Give $1 Million To Charity While Increasing Your Family's Inheritance
This column includes a real-life case study dedicated to accomplishing three goals at the same time: 1) Enrich your family; 2) Enrich charity; and 3) Reduce taxes. Best of all, it's easy to do, and the tax law becomes your friend instead of your enemy.
Irvine Blackman, Brian I. Whitlock
This column includes a real-life case study dedicated to accomplishing three goals at the same time: 1) Enrich your family; 2) Enrich charity; and 3) Reduce taxes.
Best of all, it's easy to do, and the tax law becomes your friend instead of your enemy.
Let's start this case study with the facts: Ben and his wife Mary (both are 60) always wanted to give $1 million to their favorite charity. They are worth $10 million, which includes $4 million in treasury bonds. Their original thought was to leave the bonds or $1 million, whichever is less, to their favorite charity after both have died. They are in a 35 percent income tax bracket and a 50 percent estate tax bracket. (Even if the rates change, the strategies used in this case study remain the same.)
Here's the simple three-step plan we created for Ben and Mary:
Step 1:They give $245,000 of the bonds (it could be any investment asset, but it is typically an appreciated asset) to their favorite charity.
Step 2: Their favorite charity buys a $1 million in second-to-die single premium life insurance (SPLI) covering Ben and Mary for a premium of $245,000. (With an SPLI, you pay only one premium when the policy is purchased.)
Step 3: Ben and Mary's income tax savings for the gift to charity is $86,000, and they add an additional $85,000 to that amount. Then they put the entire $171,000 into an irrevocable life insurance trust (ILIT), which then buys $700,000 of second-to-die insurance, using an SPLI. Ben's and Mary's kids are the beneficiaries of the ILIT.
Let's summarize the economic and tax results after Ben and Mary are gone. To start, Ben and Mary spent a total of $330,000 (the original $245,000 they gave to their favorite charity, plus the $85,000 added in Step 3). The $86,000 in income tax savings was given to the ILIT, so it's a wash. The kids wind up with $700,000—tax-free—from the ILIT's policy, a profit of $360,000 ($700,000 less the initial $330,000).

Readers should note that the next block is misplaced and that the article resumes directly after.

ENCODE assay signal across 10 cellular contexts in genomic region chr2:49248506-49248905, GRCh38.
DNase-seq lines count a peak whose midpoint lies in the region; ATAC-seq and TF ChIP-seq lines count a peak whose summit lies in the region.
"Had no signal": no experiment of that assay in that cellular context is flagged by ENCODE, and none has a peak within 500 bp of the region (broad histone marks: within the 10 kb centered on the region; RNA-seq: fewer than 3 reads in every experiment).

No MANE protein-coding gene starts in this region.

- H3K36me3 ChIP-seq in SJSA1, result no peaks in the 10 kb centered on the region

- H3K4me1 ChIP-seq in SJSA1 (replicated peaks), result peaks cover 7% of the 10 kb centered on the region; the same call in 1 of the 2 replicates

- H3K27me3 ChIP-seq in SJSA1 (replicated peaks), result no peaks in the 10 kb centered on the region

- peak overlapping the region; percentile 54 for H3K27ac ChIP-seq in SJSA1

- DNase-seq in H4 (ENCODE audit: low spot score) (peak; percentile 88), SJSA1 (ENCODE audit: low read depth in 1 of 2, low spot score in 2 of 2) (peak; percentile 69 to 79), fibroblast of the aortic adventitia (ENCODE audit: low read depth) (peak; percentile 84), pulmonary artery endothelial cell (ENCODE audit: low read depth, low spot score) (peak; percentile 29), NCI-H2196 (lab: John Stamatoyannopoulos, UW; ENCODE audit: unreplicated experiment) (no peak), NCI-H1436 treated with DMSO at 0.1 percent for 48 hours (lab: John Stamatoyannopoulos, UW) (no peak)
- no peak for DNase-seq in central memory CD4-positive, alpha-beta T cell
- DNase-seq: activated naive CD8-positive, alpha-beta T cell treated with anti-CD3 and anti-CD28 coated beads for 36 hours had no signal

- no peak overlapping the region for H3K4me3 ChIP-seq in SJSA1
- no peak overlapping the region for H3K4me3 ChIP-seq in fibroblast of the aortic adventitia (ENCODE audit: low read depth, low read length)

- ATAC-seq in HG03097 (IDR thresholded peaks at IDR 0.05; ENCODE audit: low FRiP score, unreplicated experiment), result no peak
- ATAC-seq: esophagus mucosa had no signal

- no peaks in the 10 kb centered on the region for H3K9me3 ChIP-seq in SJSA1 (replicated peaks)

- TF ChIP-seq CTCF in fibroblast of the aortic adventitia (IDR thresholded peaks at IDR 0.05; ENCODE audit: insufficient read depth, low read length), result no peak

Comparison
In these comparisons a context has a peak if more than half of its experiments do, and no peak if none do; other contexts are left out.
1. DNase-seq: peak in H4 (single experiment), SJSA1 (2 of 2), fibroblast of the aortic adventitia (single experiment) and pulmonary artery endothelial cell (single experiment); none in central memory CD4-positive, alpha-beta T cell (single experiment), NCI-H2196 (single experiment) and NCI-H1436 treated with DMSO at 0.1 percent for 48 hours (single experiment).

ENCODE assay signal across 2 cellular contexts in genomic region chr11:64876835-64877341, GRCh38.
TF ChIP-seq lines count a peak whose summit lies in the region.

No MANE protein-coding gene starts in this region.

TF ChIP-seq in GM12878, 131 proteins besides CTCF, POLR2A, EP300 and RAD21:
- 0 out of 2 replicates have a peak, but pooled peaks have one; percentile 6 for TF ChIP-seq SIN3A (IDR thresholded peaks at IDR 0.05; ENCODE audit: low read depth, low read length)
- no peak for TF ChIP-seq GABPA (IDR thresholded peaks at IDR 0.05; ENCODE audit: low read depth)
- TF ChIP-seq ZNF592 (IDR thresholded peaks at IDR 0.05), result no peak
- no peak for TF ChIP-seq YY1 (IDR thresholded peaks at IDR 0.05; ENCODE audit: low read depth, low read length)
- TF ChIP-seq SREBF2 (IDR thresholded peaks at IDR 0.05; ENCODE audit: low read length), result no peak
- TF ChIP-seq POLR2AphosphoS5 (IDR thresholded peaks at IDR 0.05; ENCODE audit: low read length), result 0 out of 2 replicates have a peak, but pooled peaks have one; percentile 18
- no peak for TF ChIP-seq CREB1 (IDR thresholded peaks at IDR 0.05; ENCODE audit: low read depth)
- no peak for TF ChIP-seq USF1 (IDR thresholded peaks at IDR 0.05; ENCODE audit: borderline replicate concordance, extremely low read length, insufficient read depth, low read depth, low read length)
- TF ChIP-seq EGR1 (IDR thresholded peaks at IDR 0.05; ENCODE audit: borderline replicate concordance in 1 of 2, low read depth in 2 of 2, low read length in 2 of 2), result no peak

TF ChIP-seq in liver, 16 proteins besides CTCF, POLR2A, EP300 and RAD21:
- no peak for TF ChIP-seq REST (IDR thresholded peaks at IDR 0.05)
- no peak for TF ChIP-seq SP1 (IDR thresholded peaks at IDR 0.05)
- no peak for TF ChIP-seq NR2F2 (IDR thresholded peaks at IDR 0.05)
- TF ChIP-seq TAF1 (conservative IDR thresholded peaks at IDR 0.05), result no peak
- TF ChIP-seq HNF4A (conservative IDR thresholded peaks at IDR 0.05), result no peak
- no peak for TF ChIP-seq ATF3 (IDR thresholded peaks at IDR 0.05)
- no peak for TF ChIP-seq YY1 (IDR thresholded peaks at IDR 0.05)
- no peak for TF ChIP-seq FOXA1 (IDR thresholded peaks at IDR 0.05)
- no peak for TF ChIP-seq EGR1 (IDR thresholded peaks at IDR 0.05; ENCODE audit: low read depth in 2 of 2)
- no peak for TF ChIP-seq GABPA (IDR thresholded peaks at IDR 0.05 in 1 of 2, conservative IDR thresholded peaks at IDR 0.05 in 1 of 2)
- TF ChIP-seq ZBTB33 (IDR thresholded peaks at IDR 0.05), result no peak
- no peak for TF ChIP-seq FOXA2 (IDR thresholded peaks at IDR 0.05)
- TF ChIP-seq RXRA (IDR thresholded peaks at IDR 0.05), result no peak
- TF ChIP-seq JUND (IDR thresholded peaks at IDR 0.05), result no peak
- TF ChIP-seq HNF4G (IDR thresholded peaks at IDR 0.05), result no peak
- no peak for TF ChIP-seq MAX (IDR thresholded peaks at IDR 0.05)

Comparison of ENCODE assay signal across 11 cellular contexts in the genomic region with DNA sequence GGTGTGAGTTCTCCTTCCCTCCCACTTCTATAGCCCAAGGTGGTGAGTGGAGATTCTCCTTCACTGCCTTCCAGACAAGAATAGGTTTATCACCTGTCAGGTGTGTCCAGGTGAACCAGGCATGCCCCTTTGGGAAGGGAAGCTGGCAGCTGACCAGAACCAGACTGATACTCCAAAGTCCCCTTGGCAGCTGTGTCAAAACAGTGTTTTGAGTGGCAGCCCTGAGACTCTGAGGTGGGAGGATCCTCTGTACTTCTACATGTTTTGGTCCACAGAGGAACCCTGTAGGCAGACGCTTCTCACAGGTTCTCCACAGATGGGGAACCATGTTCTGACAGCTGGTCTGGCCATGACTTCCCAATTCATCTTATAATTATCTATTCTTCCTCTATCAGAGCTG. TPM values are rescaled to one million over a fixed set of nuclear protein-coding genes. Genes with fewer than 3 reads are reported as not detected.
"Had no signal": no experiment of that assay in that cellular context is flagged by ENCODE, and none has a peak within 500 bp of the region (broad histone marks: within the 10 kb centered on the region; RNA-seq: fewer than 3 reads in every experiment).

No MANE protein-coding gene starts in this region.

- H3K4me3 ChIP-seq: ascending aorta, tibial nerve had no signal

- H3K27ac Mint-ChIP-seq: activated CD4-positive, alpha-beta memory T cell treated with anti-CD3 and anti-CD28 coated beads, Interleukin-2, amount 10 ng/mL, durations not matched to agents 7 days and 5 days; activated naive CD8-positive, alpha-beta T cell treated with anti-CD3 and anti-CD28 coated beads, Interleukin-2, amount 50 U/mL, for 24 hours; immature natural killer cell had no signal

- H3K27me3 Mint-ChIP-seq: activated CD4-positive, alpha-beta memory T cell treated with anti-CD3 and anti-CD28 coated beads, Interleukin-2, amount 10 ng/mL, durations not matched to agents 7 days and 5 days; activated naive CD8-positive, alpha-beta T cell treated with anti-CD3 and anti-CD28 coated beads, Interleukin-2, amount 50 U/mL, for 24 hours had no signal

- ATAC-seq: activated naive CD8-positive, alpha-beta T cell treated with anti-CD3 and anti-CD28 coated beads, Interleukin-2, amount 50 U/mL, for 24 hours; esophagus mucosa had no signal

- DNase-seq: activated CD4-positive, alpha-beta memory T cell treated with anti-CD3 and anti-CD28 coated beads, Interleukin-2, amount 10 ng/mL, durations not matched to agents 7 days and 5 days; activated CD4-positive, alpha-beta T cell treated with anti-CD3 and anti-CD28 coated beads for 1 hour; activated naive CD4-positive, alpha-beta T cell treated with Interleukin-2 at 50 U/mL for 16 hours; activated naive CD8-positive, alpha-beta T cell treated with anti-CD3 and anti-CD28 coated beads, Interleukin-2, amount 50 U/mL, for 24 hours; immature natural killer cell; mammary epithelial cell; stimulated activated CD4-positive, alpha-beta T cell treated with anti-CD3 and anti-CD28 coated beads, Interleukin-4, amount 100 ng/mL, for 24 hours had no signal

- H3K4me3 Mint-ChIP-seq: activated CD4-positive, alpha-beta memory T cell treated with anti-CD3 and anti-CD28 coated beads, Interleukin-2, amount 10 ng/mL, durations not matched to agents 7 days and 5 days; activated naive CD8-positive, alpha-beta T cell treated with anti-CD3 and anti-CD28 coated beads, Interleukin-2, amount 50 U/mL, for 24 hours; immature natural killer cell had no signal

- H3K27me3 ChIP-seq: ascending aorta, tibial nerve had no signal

Ben and Mary turned $330,000 into $1,700,000 ($1 million to their favorite charity and $700,000 to the kids), courtesy of tax-free life insurance and the tax law. (Note: Ben and Mary could have increased the amounts to their favorite charity and their kids tenfold by using all or part of the $4 million (only worth $2 million after a 50 percent estate tax hit) in treasury bonds. Also, Ben and Mary can increase (or reduce) the amount going to their family (or charity) by changing the amounts of SPLI to be bought by their favorite charity and the ILIT.
This strategy can turn $2 million (the after-tax value of the bonds) into about $17 million (with all taxes paid). You can divide the $17 million almost any way you like between your family and charity. Of course, you should work with the asset dollar amount (more or less) to fit your personal situation.
To learn more about saving taxes and giving to charity while multiplying your family's wealth, visit my Web site at www.taxsecretsofthewealthy.com, and click on "Personally Designed Philanthropy."